Some sample footage of the new Vision3 50D Super 8 from Kodak.
This footage was lightly grain reduced using Neat Video noise reduction in Adobe Premiere Pro.
Scanning by Spectra Film and Video on their Spirit HD Telecine, 1080p, graded scene-to-scene.
Canon 1014 XL-S
Some of the most interesting facts I've learned from these tests.
1.) The Spirit HD Telecine at Spectra is one of the sharpest, if not the sharpest, Super 8 scanner available.
2.) The Spirit HD Telecine, as is discussed at length on forums and other websites, does not handle jitter or registration very well. In fact, line-sensor-based scanners/telecines all seem to have this problem. You'll notice backgrounds flexing and stretching from time-to-time. This appears to be directly related to jitter frames. Although Bayer Pattern area sensors have many draw backs, my experience the last few years now tells me that they are better for Super 8.
3.) Neat Video noise reduction is fantastic, worth the money and works really well with Super 8 Ektachrome 100D reversal and Vision3 50D negative as well as most 16mm film stocks. But, don't bother using it with any other Super 8 negative films. The grain is just too extensive and large in 500T. The grain detector does not reduce the grain unless you turn up the grain size. But, this leeds to very obvious smudging. You can get it to reduce grain... but it quickly starts to look like an oil painting. You can even see it in this footage if you are looking for it.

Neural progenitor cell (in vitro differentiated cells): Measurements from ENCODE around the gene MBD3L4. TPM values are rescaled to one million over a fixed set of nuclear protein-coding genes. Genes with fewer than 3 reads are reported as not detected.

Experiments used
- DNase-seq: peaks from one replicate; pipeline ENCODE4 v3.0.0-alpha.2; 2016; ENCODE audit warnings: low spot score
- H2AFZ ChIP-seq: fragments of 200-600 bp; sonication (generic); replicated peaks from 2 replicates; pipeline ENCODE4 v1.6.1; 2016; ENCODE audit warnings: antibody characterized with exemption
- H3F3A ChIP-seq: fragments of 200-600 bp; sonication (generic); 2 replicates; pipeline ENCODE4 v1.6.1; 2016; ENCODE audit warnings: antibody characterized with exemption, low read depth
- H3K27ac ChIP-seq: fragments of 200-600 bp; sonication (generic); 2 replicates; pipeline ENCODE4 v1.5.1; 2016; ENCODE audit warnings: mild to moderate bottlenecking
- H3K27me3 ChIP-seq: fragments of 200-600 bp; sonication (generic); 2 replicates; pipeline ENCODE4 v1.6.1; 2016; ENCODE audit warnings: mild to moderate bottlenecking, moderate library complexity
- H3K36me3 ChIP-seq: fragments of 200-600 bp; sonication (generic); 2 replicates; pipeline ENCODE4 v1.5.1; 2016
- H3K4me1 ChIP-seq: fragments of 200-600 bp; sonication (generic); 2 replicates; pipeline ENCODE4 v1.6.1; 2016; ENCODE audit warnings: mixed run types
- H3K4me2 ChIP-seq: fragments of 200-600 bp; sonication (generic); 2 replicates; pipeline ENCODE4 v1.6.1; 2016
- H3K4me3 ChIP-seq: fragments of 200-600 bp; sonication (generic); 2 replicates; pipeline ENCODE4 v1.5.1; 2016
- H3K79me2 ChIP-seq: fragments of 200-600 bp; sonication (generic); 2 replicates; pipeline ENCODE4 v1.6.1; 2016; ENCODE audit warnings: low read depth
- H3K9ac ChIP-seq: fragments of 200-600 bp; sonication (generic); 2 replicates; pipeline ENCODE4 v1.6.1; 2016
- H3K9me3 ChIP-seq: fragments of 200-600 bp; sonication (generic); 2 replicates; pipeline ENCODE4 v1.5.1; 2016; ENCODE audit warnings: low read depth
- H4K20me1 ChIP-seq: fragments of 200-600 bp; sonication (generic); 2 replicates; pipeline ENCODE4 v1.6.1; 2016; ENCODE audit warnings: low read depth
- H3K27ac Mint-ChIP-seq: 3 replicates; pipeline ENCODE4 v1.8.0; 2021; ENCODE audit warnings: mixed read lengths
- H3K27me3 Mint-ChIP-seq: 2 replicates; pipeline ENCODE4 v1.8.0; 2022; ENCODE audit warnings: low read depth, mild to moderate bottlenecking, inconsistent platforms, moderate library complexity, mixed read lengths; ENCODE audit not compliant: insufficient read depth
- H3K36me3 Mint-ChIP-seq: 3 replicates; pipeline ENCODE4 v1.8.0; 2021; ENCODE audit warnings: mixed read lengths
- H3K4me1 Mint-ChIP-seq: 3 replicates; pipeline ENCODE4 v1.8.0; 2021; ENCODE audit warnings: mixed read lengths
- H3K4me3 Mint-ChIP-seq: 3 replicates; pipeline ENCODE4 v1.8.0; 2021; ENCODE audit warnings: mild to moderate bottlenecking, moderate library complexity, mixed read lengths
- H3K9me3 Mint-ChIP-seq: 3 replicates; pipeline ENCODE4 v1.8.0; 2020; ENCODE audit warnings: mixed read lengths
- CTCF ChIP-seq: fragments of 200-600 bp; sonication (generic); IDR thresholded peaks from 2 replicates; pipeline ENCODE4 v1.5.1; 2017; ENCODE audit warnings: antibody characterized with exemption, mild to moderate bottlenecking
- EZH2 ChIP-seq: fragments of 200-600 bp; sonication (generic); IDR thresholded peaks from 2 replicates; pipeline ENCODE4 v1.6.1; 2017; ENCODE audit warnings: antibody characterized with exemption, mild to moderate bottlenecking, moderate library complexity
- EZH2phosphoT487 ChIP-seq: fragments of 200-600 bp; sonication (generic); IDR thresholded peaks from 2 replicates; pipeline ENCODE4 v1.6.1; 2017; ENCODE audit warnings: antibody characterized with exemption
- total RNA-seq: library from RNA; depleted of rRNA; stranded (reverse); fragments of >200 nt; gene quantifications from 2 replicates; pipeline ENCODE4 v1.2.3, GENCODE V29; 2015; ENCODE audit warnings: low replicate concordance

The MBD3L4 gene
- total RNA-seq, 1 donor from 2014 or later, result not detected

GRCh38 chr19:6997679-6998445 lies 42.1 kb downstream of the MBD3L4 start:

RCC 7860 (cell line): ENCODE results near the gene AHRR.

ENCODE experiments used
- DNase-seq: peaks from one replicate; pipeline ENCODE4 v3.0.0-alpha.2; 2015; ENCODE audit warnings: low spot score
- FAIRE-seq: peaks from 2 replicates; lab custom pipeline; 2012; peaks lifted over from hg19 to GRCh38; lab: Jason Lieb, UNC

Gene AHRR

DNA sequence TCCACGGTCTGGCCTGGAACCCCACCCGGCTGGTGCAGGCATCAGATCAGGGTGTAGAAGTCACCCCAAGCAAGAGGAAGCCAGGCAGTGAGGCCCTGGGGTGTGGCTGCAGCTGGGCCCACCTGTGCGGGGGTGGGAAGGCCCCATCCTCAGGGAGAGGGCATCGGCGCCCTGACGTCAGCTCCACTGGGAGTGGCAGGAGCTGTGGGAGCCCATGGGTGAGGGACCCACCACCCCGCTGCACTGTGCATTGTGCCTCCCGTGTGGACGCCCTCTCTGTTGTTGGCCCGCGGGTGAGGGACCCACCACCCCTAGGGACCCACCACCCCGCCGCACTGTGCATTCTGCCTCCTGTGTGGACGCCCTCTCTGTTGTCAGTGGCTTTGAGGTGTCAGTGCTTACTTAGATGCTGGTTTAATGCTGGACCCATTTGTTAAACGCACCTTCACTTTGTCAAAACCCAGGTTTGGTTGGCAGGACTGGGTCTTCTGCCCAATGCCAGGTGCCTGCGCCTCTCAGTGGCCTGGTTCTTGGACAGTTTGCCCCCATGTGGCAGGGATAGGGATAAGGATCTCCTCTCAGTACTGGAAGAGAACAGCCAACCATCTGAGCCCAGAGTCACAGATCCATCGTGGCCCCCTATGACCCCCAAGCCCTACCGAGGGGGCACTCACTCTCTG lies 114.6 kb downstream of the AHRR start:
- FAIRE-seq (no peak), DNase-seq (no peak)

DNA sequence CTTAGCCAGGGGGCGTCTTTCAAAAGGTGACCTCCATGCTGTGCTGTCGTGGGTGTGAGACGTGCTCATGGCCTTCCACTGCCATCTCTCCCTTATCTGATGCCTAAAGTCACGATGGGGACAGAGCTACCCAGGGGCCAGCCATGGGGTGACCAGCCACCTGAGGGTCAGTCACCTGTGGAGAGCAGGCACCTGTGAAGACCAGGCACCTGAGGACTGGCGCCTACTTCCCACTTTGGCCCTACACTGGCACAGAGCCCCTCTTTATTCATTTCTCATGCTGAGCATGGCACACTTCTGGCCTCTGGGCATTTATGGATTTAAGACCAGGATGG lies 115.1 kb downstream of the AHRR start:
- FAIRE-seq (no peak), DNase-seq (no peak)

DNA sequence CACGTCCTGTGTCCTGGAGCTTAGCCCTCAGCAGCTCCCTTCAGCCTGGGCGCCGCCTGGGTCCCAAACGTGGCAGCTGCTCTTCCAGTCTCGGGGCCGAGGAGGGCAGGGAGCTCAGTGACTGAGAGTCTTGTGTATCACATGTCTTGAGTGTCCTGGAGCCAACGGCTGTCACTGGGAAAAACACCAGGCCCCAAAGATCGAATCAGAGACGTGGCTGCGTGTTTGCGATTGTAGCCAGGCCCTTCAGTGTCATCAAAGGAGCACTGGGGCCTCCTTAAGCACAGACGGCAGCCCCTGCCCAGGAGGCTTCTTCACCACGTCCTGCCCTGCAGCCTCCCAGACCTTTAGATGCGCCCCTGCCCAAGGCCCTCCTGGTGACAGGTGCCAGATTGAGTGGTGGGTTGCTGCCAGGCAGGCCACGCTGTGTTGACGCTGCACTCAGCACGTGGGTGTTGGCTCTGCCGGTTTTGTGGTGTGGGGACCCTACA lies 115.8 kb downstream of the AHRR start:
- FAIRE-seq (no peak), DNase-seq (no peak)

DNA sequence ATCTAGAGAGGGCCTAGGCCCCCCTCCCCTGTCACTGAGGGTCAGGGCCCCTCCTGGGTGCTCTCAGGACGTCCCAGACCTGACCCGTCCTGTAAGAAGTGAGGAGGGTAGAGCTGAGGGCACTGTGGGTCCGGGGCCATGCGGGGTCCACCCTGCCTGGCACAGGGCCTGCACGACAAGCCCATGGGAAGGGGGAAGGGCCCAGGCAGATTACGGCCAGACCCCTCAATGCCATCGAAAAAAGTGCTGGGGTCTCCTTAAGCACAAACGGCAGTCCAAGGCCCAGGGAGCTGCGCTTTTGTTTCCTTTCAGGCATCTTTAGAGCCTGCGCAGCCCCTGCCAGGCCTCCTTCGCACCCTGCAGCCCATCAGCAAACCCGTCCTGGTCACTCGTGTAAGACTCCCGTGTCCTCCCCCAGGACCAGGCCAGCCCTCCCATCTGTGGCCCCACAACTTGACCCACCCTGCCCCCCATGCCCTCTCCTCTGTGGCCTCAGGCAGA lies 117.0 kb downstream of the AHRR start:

4.) Go with flat scan if you have the time and resources to deal with DPX files and flat data. Graded scans are fantastic but no colorist is going to take the time to get it perfect because that takes hours. If you have the time and resources, grade your own scans and create your own video files from DPX image sequences. The best example from this test is the washed out background behind the second scene. The building and sky in these scenes can be pulled out quite a bit more with highlights masks and a pain-staking grading. I didn't rescan the whole thing, only rescanned a few frames on a flatbed scanner. But, there is way more detail in these highlights that were blown out during the grading of this scan. I'll try to post an example frame on the forums. If the highlights are blown out in your graded scan, you can't get them back without re-scanning. Only flat scans optimized to achieve Dmin and Dmax can give you it all.
So, that's it for now. Please comment! Long live film, especially Kodak Vision3!